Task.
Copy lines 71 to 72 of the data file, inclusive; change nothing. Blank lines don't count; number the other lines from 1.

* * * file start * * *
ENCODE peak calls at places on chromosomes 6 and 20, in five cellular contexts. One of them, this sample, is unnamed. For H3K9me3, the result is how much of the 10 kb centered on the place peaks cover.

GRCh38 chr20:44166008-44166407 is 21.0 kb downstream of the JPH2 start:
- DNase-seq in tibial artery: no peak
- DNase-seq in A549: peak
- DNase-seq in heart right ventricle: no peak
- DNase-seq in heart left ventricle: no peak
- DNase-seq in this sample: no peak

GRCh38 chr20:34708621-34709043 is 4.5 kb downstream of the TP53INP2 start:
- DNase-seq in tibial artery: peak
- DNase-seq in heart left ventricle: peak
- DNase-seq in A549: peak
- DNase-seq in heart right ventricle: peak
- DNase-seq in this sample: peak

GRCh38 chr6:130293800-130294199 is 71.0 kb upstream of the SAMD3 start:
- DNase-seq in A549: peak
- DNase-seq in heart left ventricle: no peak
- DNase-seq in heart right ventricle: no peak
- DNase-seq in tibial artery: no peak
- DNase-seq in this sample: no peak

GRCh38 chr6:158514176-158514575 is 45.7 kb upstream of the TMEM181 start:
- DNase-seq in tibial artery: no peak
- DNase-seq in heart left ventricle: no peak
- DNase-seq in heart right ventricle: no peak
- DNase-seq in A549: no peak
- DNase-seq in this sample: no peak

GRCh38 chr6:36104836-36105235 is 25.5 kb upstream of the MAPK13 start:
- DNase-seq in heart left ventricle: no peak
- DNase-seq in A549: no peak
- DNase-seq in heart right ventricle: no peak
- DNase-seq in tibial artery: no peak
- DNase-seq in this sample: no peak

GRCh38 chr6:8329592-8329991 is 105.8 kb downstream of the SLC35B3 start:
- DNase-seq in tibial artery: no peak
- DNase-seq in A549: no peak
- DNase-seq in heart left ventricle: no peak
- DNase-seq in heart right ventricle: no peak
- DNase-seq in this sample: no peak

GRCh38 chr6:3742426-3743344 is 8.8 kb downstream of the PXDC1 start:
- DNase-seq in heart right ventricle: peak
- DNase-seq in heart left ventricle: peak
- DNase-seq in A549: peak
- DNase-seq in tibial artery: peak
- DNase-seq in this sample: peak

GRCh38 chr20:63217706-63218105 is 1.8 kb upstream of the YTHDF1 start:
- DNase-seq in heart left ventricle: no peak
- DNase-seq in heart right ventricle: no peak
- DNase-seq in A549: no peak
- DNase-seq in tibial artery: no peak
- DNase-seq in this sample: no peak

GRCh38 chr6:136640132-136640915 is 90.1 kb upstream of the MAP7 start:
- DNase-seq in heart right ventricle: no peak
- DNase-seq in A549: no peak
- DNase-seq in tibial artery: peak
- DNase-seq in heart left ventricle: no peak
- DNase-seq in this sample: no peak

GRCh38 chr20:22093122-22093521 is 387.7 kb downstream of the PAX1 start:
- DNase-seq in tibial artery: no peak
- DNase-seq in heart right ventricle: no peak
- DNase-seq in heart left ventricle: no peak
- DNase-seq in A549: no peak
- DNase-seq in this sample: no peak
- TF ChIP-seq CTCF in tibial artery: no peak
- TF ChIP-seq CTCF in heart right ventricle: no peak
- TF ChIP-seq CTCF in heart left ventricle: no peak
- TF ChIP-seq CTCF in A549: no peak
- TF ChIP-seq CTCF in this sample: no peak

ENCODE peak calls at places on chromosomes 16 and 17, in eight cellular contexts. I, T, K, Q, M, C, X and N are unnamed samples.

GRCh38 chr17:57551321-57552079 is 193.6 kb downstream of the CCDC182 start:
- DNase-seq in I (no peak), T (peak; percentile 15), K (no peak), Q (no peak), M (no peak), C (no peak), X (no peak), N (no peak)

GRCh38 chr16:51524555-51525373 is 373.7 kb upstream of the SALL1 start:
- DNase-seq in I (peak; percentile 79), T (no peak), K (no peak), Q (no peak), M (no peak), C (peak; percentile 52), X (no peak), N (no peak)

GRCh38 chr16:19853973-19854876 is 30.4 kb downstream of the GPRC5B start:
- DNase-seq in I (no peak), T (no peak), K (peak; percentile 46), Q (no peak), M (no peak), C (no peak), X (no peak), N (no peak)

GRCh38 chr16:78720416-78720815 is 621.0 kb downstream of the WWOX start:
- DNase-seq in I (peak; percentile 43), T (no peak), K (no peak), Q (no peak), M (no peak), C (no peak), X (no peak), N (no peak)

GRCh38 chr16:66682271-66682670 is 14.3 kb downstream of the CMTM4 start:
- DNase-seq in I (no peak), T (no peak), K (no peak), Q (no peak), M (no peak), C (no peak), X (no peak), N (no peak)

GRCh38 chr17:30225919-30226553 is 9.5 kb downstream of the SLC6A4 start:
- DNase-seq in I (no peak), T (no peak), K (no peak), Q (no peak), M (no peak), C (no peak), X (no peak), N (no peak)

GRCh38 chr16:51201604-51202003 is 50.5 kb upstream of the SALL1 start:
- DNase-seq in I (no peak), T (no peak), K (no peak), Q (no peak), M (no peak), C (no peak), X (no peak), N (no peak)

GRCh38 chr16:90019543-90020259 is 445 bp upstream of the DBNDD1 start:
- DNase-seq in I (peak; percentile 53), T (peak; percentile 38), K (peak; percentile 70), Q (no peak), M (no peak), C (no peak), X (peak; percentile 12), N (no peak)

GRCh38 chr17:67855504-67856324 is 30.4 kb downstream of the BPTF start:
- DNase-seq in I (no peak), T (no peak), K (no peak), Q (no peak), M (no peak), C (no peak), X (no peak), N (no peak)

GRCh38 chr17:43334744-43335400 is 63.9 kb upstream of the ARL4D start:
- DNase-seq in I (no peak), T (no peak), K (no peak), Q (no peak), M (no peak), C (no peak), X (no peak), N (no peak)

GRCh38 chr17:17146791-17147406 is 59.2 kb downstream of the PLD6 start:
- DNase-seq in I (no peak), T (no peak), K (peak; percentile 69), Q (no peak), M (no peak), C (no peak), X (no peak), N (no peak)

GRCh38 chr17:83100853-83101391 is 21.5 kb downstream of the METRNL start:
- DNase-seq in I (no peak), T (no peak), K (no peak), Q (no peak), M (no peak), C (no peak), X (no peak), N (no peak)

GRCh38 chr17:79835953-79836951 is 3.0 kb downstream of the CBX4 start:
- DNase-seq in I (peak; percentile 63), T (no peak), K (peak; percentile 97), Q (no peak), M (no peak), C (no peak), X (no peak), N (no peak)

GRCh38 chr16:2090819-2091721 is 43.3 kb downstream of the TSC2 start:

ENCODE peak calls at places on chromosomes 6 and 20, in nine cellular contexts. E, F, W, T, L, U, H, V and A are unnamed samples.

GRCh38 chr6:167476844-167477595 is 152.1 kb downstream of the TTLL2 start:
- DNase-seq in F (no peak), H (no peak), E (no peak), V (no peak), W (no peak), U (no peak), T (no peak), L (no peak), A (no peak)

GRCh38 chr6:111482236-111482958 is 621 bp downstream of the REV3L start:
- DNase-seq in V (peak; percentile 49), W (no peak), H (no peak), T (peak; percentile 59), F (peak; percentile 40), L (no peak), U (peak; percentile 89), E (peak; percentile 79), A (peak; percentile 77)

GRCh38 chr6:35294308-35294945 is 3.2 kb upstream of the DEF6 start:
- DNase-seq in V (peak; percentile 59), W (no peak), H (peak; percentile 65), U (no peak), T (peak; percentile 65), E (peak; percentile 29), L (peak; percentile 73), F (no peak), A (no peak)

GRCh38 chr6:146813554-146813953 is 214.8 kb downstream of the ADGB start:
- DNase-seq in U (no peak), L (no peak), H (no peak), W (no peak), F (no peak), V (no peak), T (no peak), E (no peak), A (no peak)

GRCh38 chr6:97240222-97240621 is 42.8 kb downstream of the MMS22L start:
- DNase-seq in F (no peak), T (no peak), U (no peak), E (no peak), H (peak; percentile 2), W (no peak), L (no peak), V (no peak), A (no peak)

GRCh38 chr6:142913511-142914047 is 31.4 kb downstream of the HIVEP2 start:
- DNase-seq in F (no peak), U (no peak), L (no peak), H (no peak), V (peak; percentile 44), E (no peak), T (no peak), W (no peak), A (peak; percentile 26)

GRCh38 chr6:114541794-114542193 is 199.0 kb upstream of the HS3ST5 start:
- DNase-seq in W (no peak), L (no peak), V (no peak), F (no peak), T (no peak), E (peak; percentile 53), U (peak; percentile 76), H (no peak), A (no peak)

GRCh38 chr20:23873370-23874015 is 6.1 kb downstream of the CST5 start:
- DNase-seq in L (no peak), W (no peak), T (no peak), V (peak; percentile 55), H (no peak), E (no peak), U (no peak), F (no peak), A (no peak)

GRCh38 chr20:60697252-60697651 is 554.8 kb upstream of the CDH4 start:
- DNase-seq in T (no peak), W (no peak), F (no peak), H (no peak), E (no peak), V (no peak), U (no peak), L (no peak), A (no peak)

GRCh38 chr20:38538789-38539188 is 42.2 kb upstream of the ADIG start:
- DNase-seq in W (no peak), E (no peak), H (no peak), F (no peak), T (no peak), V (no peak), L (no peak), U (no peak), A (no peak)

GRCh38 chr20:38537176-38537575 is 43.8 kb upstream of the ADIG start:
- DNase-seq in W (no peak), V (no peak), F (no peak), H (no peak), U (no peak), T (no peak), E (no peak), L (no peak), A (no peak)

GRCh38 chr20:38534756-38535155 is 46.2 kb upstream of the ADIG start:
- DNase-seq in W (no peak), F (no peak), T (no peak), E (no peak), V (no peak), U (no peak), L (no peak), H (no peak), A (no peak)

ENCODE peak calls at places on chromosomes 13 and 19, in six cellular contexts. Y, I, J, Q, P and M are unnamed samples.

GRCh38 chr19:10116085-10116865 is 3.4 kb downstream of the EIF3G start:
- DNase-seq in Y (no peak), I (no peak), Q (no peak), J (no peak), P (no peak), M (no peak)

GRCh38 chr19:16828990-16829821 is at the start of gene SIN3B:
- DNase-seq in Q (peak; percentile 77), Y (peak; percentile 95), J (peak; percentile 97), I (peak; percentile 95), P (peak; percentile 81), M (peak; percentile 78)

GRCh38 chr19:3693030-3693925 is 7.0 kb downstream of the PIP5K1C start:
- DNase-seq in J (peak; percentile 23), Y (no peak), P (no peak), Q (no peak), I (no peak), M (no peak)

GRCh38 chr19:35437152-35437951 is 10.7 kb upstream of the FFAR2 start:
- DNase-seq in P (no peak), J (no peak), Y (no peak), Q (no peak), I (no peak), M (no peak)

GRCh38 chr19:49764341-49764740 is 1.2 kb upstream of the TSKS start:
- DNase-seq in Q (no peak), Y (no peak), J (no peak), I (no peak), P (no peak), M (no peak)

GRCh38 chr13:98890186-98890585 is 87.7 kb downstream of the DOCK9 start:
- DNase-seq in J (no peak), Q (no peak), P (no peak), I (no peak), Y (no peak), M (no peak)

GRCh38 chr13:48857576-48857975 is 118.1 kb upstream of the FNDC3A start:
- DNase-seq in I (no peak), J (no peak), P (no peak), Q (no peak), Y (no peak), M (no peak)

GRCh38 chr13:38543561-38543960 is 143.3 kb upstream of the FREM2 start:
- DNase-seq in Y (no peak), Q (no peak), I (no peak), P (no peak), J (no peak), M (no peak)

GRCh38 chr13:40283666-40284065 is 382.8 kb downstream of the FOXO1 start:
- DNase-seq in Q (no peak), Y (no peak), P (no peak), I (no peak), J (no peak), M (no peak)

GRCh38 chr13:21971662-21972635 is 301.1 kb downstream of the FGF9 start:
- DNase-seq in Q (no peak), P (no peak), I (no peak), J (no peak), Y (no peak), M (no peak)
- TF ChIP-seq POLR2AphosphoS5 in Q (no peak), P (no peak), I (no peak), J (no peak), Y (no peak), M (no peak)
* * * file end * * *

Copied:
- DNase-seq in I (peak; percentile 79), T (no peak), K (no peak), Q (no peak), M (no peak), C (peak; percentile 52), X (no peak), N (no peak)

GRCh38 chr16:19853973-19854876 is 30.4 kb downstream of the GPRC5B start: